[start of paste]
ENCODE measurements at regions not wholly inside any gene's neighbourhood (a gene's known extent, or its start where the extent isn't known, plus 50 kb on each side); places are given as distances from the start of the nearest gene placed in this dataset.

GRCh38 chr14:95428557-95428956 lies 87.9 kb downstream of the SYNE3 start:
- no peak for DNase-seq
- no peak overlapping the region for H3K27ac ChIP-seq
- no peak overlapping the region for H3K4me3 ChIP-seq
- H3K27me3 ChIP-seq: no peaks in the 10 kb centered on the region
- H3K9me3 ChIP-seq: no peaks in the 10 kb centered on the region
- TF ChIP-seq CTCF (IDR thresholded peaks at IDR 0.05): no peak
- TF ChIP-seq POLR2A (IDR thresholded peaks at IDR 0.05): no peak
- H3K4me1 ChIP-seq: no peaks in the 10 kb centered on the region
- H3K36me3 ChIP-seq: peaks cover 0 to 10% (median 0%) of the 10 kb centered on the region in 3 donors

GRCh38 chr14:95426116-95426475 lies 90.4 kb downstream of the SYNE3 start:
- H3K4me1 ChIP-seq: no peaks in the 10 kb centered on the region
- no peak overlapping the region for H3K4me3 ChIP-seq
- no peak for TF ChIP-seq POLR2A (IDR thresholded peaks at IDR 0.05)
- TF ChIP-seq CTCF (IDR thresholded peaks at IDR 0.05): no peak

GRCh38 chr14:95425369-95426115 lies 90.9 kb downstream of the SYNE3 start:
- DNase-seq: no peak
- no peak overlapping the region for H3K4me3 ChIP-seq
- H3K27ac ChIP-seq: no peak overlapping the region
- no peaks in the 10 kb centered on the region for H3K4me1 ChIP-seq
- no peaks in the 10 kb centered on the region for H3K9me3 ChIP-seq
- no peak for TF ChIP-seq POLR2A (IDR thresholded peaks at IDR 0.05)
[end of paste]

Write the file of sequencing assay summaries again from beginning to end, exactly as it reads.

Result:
ENCODE measurements at regions not wholly inside any gene's neighbourhood (a gene's known extent, or its start where the extent isn't known, plus 50 kb on each side); places are given as distances from the start of the nearest gene placed in this dataset.

GRCh38 chr14:95428557-95428956 lies 87.9 kb downstream of the SYNE3 start:
- no peak for DNase-seq
- no peak overlapping the region for H3K27ac ChIP-seq
- no peak overlapping the region for H3K4me3 ChIP-seq
- H3K27me3 ChIP-seq: no peaks in the 10 kb centered on the region
- H3K9me3 ChIP-seq: no peaks in the 10 kb centered on the region
- TF ChIP-seq CTCF (IDR thresholded peaks at IDR 0.05): no peak
- TF ChIP-seq POLR2A (IDR thresholded peaks at IDR 0.05): no peak
- H3K4me1 ChIP-seq: no peaks in the 10 kb centered on the region
- H3K36me3 ChIP-seq: peaks cover 0 to 10% (median 0%) of the 10 kb centered on the region in 3 donors

GRCh38 chr14:95426116-95426475 lies 90.4 kb downstream of the SYNE3 start:
- H3K4me1 ChIP-seq: no peaks in the 10 kb centered on the region
- no peak overlapping the region for H3K4me3 ChIP-seq
- no peak for TF ChIP-seq POLR2A (IDR thresholded peaks at IDR 0.05)
- TF ChIP-seq CTCF (IDR thresholded peaks at IDR 0.05): no peak

GRCh38 chr14:95425369-95426115 lies 90.9 kb downstream of the SYNE3 start:
- DNase-seq: no peak
- no peak overlapping the region for H3K4me3 ChIP-seq
- H3K27ac ChIP-seq: no peak overlapping the region
- no peaks in the 10 kb centered on the region for H3K4me1 ChIP-seq
- no peaks in the 10 kb centered on the region for H3K9me3 ChIP-seq
- no peak for TF ChIP-seq POLR2A (IDR thresholded peaks at IDR 0.05)